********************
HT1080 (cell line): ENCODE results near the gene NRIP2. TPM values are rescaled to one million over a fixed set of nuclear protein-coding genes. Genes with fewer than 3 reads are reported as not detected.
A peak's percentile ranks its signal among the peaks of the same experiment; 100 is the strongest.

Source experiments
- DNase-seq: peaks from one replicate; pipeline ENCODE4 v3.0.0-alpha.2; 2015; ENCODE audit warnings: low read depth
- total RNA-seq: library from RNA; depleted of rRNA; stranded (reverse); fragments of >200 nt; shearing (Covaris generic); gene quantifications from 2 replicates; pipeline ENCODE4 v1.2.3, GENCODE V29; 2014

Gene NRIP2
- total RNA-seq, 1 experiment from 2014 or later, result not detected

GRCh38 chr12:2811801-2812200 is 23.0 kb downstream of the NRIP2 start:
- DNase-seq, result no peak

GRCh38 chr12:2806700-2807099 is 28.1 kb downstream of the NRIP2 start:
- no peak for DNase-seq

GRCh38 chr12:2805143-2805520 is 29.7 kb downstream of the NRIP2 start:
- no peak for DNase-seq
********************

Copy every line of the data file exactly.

HT1080 (cell line): ENCODE results near the gene NRIP2. TPM values are rescaled to one million over a fixed set of nuclear protein-coding genes. Genes with fewer than 3 reads are reported as not detected.
A peak's percentile ranks its signal among the peaks of the same experiment; 100 is the strongest.

Source experiments
- DNase-seq: peaks from one replicate; pipeline ENCODE4 v3.0.0-alpha.2; 2015; ENCODE audit warnings: low read depth
- total RNA-seq: library from RNA; depleted of rRNA; stranded (reverse); fragments of >200 nt; shearing (Covaris generic); gene quantifications from 2 replicates; pipeline ENCODE4 v1.2.3, GENCODE V29; 2014

Gene NRIP2
- total RNA-seq, 1 experiment from 2014 or later, result not detected

GRCh38 chr12:2811801-2812200 is 23.0 kb downstream of the NRIP2 start:
- DNase-seq, result no peak

GRCh38 chr12:2806700-2807099 is 28.1 kb downstream of the NRIP2 start:
- no peak for DNase-seq

GRCh38 chr12:2805143-2805520 is 29.7 kb downstream of the NRIP2 start:
- no peak for DNase-seq